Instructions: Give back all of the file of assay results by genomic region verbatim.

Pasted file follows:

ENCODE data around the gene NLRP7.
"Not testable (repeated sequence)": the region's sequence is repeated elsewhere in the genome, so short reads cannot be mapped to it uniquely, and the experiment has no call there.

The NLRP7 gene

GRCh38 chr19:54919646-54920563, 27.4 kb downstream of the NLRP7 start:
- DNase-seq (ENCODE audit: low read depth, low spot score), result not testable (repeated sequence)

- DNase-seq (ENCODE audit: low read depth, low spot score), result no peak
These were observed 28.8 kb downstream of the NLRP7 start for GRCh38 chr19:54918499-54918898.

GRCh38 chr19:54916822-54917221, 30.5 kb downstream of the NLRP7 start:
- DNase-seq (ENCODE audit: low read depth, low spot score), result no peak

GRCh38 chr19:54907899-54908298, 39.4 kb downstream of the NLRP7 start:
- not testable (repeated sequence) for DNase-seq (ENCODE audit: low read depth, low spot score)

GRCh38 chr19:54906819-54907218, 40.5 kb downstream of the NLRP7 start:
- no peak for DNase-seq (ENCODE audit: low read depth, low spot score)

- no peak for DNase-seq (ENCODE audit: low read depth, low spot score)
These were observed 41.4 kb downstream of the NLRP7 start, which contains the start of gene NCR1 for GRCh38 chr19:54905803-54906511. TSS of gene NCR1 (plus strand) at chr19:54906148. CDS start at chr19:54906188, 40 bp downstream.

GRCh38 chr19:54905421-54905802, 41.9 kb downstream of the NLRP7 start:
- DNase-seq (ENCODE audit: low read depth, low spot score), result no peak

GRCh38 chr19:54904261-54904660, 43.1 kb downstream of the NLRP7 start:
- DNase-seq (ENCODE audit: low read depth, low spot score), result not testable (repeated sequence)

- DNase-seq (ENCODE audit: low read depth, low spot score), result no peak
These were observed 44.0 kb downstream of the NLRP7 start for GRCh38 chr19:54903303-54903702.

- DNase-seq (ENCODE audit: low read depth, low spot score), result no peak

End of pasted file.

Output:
ENCODE data around the gene NLRP7.
"Not testable (repeated sequence)": the region's sequence is repeated elsewhere in the genome, so short reads cannot be mapped to it uniquely, and the experiment has no call there.

The NLRP7 gene

GRCh38 chr19:54919646-54920563, 27.4 kb downstream of the NLRP7 start:
- DNase-seq (ENCODE audit: low read depth, low spot score), result not testable (repeated sequence)

- DNase-seq (ENCODE audit: low read depth, low spot score), result no peak
These were observed 28.8 kb downstream of the NLRP7 start for GRCh38 chr19:54918499-54918898.

GRCh38 chr19:54916822-54917221, 30.5 kb downstream of the NLRP7 start:
- DNase-seq (ENCODE audit: low read depth, low spot score), result no peak

GRCh38 chr19:54907899-54908298, 39.4 kb downstream of the NLRP7 start:
- not testable (repeated sequence) for DNase-seq (ENCODE audit: low read depth, low spot score)

GRCh38 chr19:54906819-54907218, 40.5 kb downstream of the NLRP7 start:
- no peak for DNase-seq (ENCODE audit: low read depth, low spot score)

- no peak for DNase-seq (ENCODE audit: low read depth, low spot score)
These were observed 41.4 kb downstream of the NLRP7 start, which contains the start of gene NCR1 for GRCh38 chr19:54905803-54906511. TSS of gene NCR1 (plus strand) at chr19:54906148. CDS start at chr19:54906188, 40 bp downstream.

GRCh38 chr19:54905421-54905802, 41.9 kb downstream of the NLRP7 start:
- DNase-seq (ENCODE audit: low read depth, low spot score), result no peak

GRCh38 chr19:54904261-54904660, 43.1 kb downstream of the NLRP7 start:
- DNase-seq (ENCODE audit: low read depth, low spot score), result not testable (repeated sequence)

- DNase-seq (ENCODE audit: low read depth, low spot score), result no peak
These were observed 44.0 kb downstream of the NLRP7 start for GRCh38 chr19:54903303-54903702.

- DNase-seq (ENCODE audit: low read depth, low spot score), result no peak